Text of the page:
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8 ways to celebrate James Joyce and Bloomsday

All you literarians know that June 16 is Bloomsday, so called for Leopold Bloom, the main character in James Joyce's "Ulysses," which takes place in Dublin in a single day in 1904. That day being June 16, of course.

Despite of the modernist classic being a somewhat difficult read, Bloomsday has become a way for fans of James Joyce to come together and celebrate his iconic work. Here are eight ways you, too, can celebrate Bloomsday and James Joyce on Thursday.

1. In Ireland, celebrate all day long around Dublin with the James Joyce Centre; events include a breakfast, readings, Joycean tours around the city, songs and poetry readings, and actors wandering the streets dressed as characters from "Ulysses." And when the day is done, head to the Great Hiberian Metropolis Pub Quiz, where Irish whiskey is sure to be served.

2. For those of us who can't get to Ireland, the entire novel "Ulysses" is online -- as 2-D bar codes. The hundreds of black-and-white images render as the text of the book when turned under the gaze of a properly equipped cellphone, 800 characters at a time. Why would the people behind Books 2 Bar Codes do such a thing? No reason, really. As the Very Short List explains, "It's the sort of totally pointless/oddly amusing/ultimately affecting effort that Joyce's countryman Samuel Beckett would have appreciated."

3. OK, you don't need to have a cellphone with a bar-code reader. "Ulysses," which was originally published in 1922 -- its suitability for American readers was determined by the courts 11 years later, when an imported version was found not to be obscene -- can be found as an e-book at Project Gutenberg, online and entirely free.

4. Angelenos, New Yorkers and anyone with a decent Internet connection can listen in on Radio Bloomsday, which broadcasts an audio version of the excerpted "Ulysses" on the East Coast and West Coast from 7 p.m. to 2 a.m. In Los Angeles, it can be heard on KPFK-FM (90.7); in New York, on WBAI-FM (99.5). Readers include Alec Baldwin, Wallace Shawn, Anne Enright, Bob Odenkirk, Paul Muldoon, Roma Downey, John O'Callaghan, Jerry Stiller, Anne Meara and Garrison Keillor.

5. In New York, buy tickets to the 30th annual Bloomsday on Broadway, featuring more than 100 actors,   including Denis O'Hare, Fionnula Flanagan and Michael Cerveris, reading "Ulysses" at Symphony Space. Things get started at noon and continue for about 13 hours; starting at 8 p.m., the show is to be broadcast live on WNYC-FM (93.9).

6. In Los Angeles, go to Machine Project's Bloomsday Silent Read-A-Thon. Starting at 8 a.m. and going until 3 p.m., Echo Park's Machine Project will enable attendees' reading of "Ulysses" in its entirety. The goal is aspirational -- readers would have to clip through the dense text at 100-plus pages an hour -- but the environment will be welcoming, with chairs, spare copies of "Ulysses" and a coffee shop next door.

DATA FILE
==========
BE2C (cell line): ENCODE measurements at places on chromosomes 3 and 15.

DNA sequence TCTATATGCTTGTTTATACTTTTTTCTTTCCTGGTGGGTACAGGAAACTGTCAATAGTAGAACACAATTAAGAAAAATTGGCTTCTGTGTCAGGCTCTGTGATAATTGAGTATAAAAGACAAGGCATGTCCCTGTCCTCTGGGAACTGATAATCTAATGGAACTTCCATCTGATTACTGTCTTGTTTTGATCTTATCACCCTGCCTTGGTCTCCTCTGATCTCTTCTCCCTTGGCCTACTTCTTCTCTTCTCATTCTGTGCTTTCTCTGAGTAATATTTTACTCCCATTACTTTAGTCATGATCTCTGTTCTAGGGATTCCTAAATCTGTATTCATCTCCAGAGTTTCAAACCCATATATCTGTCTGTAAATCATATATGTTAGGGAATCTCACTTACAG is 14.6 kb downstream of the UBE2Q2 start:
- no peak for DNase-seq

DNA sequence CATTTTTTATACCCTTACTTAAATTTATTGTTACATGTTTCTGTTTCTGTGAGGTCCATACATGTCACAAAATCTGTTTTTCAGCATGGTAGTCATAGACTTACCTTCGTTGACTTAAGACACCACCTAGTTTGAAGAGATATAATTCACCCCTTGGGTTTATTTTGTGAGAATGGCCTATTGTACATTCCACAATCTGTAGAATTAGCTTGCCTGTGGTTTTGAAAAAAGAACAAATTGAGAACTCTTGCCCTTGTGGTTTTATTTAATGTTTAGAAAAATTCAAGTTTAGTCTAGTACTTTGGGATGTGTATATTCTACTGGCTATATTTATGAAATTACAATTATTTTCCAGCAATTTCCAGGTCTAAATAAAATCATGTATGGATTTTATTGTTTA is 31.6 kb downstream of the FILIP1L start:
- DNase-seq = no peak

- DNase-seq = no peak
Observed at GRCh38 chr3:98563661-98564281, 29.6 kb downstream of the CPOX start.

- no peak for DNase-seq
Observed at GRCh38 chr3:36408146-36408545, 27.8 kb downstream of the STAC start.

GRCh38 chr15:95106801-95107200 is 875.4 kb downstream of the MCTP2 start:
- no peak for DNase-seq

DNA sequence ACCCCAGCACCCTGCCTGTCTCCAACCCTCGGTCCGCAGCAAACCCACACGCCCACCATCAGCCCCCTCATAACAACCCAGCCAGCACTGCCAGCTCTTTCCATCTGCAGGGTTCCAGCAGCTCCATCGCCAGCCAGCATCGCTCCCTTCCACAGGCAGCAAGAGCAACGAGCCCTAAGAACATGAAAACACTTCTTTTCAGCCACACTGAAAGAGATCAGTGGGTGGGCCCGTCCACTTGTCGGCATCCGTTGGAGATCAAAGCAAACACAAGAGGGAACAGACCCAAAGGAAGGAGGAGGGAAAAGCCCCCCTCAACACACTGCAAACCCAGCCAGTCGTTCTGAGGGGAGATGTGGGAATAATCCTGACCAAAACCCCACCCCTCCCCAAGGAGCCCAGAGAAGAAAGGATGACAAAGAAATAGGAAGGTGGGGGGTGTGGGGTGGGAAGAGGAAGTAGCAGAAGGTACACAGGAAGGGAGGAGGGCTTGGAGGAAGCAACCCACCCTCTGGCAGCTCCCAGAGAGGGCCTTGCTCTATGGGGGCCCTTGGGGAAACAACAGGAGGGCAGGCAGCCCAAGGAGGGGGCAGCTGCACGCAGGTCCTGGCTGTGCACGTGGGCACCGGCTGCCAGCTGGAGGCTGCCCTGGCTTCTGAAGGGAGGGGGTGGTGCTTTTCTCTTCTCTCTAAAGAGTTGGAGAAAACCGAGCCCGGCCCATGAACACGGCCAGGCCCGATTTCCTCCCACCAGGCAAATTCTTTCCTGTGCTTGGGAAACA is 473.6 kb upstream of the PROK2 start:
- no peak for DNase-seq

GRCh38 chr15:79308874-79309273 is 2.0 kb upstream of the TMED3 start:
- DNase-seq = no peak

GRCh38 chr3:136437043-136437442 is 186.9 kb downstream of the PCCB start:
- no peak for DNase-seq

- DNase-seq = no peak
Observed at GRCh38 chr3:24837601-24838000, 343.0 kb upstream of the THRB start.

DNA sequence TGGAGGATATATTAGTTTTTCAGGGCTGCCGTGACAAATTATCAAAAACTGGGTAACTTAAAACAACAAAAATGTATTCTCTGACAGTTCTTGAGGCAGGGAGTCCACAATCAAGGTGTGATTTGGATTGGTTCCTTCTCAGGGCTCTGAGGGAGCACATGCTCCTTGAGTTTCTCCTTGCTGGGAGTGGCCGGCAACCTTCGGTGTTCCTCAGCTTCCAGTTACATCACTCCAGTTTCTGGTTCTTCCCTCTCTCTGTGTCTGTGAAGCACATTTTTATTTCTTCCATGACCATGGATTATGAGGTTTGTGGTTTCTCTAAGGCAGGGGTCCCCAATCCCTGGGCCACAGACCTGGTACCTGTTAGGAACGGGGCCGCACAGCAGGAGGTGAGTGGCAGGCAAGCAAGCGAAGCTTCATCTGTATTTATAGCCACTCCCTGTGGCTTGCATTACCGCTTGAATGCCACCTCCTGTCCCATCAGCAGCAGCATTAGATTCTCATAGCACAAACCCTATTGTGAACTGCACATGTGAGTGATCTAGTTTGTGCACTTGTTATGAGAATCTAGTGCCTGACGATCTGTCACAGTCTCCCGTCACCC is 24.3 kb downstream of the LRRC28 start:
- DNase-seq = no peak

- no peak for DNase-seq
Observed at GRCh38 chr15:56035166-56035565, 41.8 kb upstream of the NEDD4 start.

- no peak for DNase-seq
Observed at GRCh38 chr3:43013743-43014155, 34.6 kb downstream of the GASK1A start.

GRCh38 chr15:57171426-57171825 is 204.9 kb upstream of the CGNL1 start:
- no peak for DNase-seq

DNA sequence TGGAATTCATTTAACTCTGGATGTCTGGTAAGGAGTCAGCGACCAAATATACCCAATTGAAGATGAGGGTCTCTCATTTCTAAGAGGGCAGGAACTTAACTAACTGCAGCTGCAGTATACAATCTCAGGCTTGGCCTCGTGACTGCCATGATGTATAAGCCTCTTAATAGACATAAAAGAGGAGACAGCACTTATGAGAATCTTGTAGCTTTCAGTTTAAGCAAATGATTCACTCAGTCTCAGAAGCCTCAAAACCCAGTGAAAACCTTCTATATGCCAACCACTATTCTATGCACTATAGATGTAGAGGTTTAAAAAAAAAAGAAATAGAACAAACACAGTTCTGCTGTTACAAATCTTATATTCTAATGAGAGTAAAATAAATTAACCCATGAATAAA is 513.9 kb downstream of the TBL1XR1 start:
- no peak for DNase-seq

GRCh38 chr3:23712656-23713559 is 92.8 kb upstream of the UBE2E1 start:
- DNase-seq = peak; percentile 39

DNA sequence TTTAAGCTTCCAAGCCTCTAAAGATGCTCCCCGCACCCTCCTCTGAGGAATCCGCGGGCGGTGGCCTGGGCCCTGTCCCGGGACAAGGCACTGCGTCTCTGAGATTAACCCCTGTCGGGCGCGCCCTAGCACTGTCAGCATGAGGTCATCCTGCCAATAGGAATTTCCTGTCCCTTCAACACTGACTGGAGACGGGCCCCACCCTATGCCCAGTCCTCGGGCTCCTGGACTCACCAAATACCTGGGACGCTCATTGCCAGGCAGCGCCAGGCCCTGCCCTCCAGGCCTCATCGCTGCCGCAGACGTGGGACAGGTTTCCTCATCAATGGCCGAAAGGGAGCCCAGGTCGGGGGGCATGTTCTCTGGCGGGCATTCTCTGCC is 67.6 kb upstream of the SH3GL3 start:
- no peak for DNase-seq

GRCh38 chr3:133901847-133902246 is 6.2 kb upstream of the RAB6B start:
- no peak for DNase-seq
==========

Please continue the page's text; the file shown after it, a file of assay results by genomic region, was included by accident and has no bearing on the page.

7. Another L.A. way to celebrate "Ulysses" is James Joyce at the Hammer, a reading focused on the women of "Ulysses" that gets underway at 7:30 p.m. The event will be preceded and concluded -- or bookended, as they say -- with Guinness-enhanced, musically accompanied happy hours in the Hammer's courtyard.

8. And for a little taste of the real thing, there's this rare recording of James Joyce reading from his own writing, pointed out by Boing Boing in 2009. The James Joyce Centre says that he was recorded reading from his work in 1924 and 1929 at the urging of Sylvia Beach, a woman who knew "Ulysses" was special -- she was its publisher.


2010: Bloomsday all over

After 22 years, Kate Bush gets to record James Joyce

James Joyce and postmodernism: A complicated catechism

-- Carolyn Kellogg

Photo: James Joyce in 1939, the year he published "Finnegan's Wake," with his grandson. Credit: LA Times File Photo


Comments () | Archives (6)

The comments to this entry are closed.

We English majors know there is only one authentic way to celebrate Bloomsday, and I'm amazed you did not include it. Folks are supposed to have the same thing for lunch that day that Leopold Bloom did: a gorgonzola sandwich and a glass of stout. Many Bloomsday groups gather to do just that. Maybe you need more "literarians" on your staff?

The recording you've linked to is of Joyce reading from Finnegans Wake, not Ulysses. I know, you don't mention it by name but you strongly allude to it.

Seamus is exactly right -- the recording is of Joyce reading from "Finnegan's Wake."

@ pky.
You may need to remajor your reading of Ulysses. When Leopold stops for lunch at 'Davy Byrne's pub' he accompanies his sandwich with a glass of Burgundy wine.

That apostrophe will kill me yet.

Gorgonzola? There's also "the inner organs of beasts and fowls. He liked thick giblet soup, nutty gizzards, a stuffed roast heart, liverslices fried with crustcrumbs, fried hencods’ roes. Most of all he liked grilled mutton kidneys which gave to his palate a fine tang of faintly scented urine." Yum!


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